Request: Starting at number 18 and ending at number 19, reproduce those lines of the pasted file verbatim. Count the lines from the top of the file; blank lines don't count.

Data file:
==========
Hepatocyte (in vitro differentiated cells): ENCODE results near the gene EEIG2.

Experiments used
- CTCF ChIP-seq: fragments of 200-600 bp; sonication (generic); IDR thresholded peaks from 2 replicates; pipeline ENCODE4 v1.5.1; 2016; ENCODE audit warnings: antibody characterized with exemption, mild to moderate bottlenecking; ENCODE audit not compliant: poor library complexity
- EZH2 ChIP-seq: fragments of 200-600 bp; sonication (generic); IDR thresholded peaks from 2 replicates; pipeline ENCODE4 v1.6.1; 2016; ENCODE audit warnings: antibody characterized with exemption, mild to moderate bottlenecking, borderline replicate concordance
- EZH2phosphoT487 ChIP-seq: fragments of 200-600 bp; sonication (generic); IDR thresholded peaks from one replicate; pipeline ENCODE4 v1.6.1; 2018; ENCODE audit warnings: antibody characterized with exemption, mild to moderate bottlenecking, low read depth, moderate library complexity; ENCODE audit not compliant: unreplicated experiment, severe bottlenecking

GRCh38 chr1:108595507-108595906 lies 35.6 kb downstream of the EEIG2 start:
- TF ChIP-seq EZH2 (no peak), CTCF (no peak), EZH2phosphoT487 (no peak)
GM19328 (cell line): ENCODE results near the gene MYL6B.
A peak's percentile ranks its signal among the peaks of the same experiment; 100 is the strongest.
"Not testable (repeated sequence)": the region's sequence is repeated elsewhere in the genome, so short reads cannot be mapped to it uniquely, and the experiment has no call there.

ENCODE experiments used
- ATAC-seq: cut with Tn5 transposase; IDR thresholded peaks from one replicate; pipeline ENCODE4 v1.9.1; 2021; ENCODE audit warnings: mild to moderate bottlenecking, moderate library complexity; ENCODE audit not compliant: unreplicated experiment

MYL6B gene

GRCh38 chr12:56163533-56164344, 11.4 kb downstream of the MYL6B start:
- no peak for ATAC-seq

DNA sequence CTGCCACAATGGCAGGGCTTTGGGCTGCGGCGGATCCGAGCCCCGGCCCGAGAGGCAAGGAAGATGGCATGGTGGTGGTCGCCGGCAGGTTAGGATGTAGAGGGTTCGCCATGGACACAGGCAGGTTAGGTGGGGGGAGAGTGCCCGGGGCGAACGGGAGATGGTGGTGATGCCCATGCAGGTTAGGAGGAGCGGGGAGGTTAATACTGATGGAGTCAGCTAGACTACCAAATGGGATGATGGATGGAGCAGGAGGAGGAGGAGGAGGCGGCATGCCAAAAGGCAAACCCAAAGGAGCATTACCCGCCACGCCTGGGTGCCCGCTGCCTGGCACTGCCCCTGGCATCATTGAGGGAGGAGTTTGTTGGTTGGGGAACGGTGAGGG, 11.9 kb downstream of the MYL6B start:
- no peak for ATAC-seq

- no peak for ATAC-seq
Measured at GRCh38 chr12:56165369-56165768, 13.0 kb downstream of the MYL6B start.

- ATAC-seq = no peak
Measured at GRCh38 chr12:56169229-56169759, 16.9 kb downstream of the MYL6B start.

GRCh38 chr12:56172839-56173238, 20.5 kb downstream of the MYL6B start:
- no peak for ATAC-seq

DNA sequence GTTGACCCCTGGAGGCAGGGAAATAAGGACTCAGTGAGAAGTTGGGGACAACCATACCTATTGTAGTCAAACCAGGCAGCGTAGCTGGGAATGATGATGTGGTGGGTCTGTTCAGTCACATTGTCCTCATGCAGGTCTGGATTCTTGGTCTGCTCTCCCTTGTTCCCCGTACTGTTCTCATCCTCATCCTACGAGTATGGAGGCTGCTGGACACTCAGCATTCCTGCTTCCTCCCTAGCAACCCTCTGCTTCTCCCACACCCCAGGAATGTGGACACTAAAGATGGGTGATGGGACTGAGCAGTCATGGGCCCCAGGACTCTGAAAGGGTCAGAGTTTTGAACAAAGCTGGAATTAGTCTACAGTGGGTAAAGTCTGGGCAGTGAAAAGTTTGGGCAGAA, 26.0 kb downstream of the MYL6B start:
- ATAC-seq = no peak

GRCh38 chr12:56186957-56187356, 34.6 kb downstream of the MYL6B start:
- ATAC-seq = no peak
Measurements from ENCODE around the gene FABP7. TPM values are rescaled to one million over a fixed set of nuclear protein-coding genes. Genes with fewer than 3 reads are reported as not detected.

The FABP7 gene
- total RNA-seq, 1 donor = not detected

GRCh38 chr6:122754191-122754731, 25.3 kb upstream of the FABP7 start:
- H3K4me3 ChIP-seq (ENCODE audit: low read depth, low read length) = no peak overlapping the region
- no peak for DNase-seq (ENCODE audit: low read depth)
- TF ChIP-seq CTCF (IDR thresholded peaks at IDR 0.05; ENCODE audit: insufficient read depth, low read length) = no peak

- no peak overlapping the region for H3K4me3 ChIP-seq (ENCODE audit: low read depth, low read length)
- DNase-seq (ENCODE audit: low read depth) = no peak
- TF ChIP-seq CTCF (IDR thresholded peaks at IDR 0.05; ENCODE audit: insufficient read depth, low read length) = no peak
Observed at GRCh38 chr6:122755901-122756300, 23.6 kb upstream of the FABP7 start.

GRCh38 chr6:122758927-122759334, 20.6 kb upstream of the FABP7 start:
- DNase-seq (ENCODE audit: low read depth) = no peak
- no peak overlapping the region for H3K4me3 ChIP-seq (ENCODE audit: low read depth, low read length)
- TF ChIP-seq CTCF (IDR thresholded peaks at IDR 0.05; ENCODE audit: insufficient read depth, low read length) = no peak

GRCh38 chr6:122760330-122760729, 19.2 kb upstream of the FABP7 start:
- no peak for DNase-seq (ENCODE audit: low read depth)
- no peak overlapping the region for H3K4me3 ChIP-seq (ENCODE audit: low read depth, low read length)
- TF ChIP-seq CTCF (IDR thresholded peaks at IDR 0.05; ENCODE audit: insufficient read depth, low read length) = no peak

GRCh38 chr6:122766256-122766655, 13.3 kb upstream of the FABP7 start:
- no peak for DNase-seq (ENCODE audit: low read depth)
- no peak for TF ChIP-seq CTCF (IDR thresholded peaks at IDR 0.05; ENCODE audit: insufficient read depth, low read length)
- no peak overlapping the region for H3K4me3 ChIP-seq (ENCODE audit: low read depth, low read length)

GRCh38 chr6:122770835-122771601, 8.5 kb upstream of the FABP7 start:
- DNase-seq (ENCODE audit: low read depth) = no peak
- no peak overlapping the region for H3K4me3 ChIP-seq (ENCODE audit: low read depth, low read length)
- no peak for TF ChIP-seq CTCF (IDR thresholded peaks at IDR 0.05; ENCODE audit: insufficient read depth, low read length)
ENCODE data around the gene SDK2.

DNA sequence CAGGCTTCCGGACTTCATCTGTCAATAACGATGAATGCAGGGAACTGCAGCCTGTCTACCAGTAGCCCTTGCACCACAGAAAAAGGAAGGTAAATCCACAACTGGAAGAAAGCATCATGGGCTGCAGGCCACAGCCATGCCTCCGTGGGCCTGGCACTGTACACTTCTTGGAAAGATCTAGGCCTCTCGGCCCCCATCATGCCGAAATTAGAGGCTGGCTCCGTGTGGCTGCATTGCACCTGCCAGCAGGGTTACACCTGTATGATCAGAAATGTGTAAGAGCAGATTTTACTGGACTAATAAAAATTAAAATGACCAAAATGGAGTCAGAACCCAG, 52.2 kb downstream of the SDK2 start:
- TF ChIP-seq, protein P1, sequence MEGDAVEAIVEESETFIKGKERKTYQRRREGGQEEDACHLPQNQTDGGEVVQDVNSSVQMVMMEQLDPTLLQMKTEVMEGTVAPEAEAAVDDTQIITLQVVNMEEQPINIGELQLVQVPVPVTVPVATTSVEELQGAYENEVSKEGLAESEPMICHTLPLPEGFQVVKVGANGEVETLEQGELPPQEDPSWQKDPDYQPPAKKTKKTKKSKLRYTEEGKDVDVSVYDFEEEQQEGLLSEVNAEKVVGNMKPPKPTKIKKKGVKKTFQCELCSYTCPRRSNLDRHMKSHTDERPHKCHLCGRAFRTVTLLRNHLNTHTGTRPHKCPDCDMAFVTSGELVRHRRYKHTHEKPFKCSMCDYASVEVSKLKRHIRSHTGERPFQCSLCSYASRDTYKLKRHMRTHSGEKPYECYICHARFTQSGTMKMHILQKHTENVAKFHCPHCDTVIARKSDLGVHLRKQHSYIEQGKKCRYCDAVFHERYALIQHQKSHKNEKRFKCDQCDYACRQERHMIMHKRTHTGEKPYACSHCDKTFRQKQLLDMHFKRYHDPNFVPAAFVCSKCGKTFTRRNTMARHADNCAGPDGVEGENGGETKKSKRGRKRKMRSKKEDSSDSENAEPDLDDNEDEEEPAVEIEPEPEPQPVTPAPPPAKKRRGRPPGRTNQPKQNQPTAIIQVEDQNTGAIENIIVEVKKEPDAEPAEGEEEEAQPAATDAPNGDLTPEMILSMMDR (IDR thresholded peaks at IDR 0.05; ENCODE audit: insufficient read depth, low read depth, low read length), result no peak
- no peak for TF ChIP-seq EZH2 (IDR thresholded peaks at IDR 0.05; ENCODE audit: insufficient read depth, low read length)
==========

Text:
- no peak for ATAC-seq
Measured at GRCh38 chr12:56165369-56165768, 13.0 kb downstream of the MYL6B start.